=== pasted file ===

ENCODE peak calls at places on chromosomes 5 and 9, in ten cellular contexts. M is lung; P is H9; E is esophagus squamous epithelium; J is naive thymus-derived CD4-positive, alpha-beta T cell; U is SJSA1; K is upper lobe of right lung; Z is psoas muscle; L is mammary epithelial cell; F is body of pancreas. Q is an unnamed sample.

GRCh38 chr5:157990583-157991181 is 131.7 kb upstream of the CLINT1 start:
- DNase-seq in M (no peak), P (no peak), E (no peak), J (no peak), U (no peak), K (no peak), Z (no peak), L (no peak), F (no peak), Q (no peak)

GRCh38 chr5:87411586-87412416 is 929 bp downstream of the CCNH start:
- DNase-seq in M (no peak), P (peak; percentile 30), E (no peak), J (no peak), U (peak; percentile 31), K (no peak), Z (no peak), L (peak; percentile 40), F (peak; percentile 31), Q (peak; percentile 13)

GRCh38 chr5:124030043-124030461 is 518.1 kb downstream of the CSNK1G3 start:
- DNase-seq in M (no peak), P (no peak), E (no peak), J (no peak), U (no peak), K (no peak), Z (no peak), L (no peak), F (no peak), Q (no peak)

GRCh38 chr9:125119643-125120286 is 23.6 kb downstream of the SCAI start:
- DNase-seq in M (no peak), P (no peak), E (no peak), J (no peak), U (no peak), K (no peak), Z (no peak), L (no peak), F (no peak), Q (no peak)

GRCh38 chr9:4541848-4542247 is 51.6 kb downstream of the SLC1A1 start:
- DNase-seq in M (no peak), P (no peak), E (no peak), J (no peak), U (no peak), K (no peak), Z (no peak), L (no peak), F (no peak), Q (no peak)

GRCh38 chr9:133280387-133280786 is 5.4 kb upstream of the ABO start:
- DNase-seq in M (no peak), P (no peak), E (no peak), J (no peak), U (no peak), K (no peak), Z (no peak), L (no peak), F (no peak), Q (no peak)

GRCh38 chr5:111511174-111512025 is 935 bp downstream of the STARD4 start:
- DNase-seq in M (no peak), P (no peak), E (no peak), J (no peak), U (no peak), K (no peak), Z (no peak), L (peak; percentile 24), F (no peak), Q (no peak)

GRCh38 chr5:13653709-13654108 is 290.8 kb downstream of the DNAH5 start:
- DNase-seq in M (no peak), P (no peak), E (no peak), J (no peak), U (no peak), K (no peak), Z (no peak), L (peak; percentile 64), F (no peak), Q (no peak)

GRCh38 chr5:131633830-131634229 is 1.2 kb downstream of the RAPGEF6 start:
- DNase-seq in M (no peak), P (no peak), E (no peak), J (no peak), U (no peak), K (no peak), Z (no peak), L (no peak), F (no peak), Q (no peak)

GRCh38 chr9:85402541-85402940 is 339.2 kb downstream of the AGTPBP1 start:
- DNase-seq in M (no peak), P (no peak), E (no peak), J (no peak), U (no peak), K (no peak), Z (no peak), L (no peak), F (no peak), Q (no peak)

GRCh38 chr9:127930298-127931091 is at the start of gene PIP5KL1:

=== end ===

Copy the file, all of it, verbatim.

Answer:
ENCODE peak calls at places on chromosomes 5 and 9, in ten cellular contexts. M is lung; P is H9; E is esophagus squamous epithelium; J is naive thymus-derived CD4-positive, alpha-beta T cell; U is SJSA1; K is upper lobe of right lung; Z is psoas muscle; L is mammary epithelial cell; F is body of pancreas. Q is an unnamed sample.

GRCh38 chr5:157990583-157991181 is 131.7 kb upstream of the CLINT1 start:
- DNase-seq in M (no peak), P (no peak), E (no peak), J (no peak), U (no peak), K (no peak), Z (no peak), L (no peak), F (no peak), Q (no peak)

GRCh38 chr5:87411586-87412416 is 929 bp downstream of the CCNH start:
- DNase-seq in M (no peak), P (peak; percentile 30), E (no peak), J (no peak), U (peak; percentile 31), K (no peak), Z (no peak), L (peak; percentile 40), F (peak; percentile 31), Q (peak; percentile 13)

GRCh38 chr5:124030043-124030461 is 518.1 kb downstream of the CSNK1G3 start:
- DNase-seq in M (no peak), P (no peak), E (no peak), J (no peak), U (no peak), K (no peak), Z (no peak), L (no peak), F (no peak), Q (no peak)

GRCh38 chr9:125119643-125120286 is 23.6 kb downstream of the SCAI start:
- DNase-seq in M (no peak), P (no peak), E (no peak), J (no peak), U (no peak), K (no peak), Z (no peak), L (no peak), F (no peak), Q (no peak)

GRCh38 chr9:4541848-4542247 is 51.6 kb downstream of the SLC1A1 start:
- DNase-seq in M (no peak), P (no peak), E (no peak), J (no peak), U (no peak), K (no peak), Z (no peak), L (no peak), F (no peak), Q (no peak)

GRCh38 chr9:133280387-133280786 is 5.4 kb upstream of the ABO start:
- DNase-seq in M (no peak), P (no peak), E (no peak), J (no peak), U (no peak), K (no peak), Z (no peak), L (no peak), F (no peak), Q (no peak)

GRCh38 chr5:111511174-111512025 is 935 bp downstream of the STARD4 start:
- DNase-seq in M (no peak), P (no peak), E (no peak), J (no peak), U (no peak), K (no peak), Z (no peak), L (peak; percentile 24), F (no peak), Q (no peak)

GRCh38 chr5:13653709-13654108 is 290.8 kb downstream of the DNAH5 start:
- DNase-seq in M (no peak), P (no peak), E (no peak), J (no peak), U (no peak), K (no peak), Z (no peak), L (peak; percentile 64), F (no peak), Q (no peak)

GRCh38 chr5:131633830-131634229 is 1.2 kb downstream of the RAPGEF6 start:
- DNase-seq in M (no peak), P (no peak), E (no peak), J (no peak), U (no peak), K (no peak), Z (no peak), L (no peak), F (no peak), Q (no peak)

GRCh38 chr9:85402541-85402940 is 339.2 kb downstream of the AGTPBP1 start:
- DNase-seq in M (no peak), P (no peak), E (no peak), J (no peak), U (no peak), K (no peak), Z (no peak), L (no peak), F (no peak), Q (no peak)

GRCh38 chr9:127930298-127931091 is at the start of gene PIP5KL1: